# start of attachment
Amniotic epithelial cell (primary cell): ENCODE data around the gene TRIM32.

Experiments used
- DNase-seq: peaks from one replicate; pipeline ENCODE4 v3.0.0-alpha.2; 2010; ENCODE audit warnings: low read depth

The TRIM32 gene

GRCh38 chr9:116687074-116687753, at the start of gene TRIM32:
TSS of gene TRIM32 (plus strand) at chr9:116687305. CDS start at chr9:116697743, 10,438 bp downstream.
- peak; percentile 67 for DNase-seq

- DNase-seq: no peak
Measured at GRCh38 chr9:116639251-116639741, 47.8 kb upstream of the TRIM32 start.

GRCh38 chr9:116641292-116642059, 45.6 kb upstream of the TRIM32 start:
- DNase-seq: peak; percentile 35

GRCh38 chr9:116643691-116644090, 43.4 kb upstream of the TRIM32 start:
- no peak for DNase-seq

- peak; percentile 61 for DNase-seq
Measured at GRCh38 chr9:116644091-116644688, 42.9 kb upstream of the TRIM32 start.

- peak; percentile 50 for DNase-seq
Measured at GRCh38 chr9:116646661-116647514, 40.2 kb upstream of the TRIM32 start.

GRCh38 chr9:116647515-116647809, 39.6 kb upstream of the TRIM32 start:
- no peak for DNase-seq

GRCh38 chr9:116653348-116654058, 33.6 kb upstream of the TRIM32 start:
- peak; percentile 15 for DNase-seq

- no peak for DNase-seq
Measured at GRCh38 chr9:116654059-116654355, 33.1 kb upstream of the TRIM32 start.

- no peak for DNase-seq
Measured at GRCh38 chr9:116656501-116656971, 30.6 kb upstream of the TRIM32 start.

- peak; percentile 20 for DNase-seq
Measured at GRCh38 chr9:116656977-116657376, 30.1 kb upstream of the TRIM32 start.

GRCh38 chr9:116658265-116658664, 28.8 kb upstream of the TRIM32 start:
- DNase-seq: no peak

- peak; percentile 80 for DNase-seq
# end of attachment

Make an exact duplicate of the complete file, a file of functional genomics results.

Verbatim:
Amniotic epithelial cell (primary cell): ENCODE data around the gene TRIM32.

Experiments used
- DNase-seq: peaks from one replicate; pipeline ENCODE4 v3.0.0-alpha.2; 2010; ENCODE audit warnings: low read depth

The TRIM32 gene

GRCh38 chr9:116687074-116687753, at the start of gene TRIM32:
TSS of gene TRIM32 (plus strand) at chr9:116687305. CDS start at chr9:116697743, 10,438 bp downstream.
- peak; percentile 67 for DNase-seq

- DNase-seq: no peak
Measured at GRCh38 chr9:116639251-116639741, 47.8 kb upstream of the TRIM32 start.

GRCh38 chr9:116641292-116642059, 45.6 kb upstream of the TRIM32 start:
- DNase-seq: peak; percentile 35

GRCh38 chr9:116643691-116644090, 43.4 kb upstream of the TRIM32 start:
- no peak for DNase-seq

- peak; percentile 61 for DNase-seq
Measured at GRCh38 chr9:116644091-116644688, 42.9 kb upstream of the TRIM32 start.

- peak; percentile 50 for DNase-seq
Measured at GRCh38 chr9:116646661-116647514, 40.2 kb upstream of the TRIM32 start.

GRCh38 chr9:116647515-116647809, 39.6 kb upstream of the TRIM32 start:
- no peak for DNase-seq

GRCh38 chr9:116653348-116654058, 33.6 kb upstream of the TRIM32 start:
- peak; percentile 15 for DNase-seq

- no peak for DNase-seq
Measured at GRCh38 chr9:116654059-116654355, 33.1 kb upstream of the TRIM32 start.

- no peak for DNase-seq
Measured at GRCh38 chr9:116656501-116656971, 30.6 kb upstream of the TRIM32 start.

- peak; percentile 20 for DNase-seq
Measured at GRCh38 chr9:116656977-116657376, 30.1 kb upstream of the TRIM32 start.

GRCh38 chr9:116658265-116658664, 28.8 kb upstream of the TRIM32 start:
- DNase-seq: no peak

- peak; percentile 80 for DNase-seq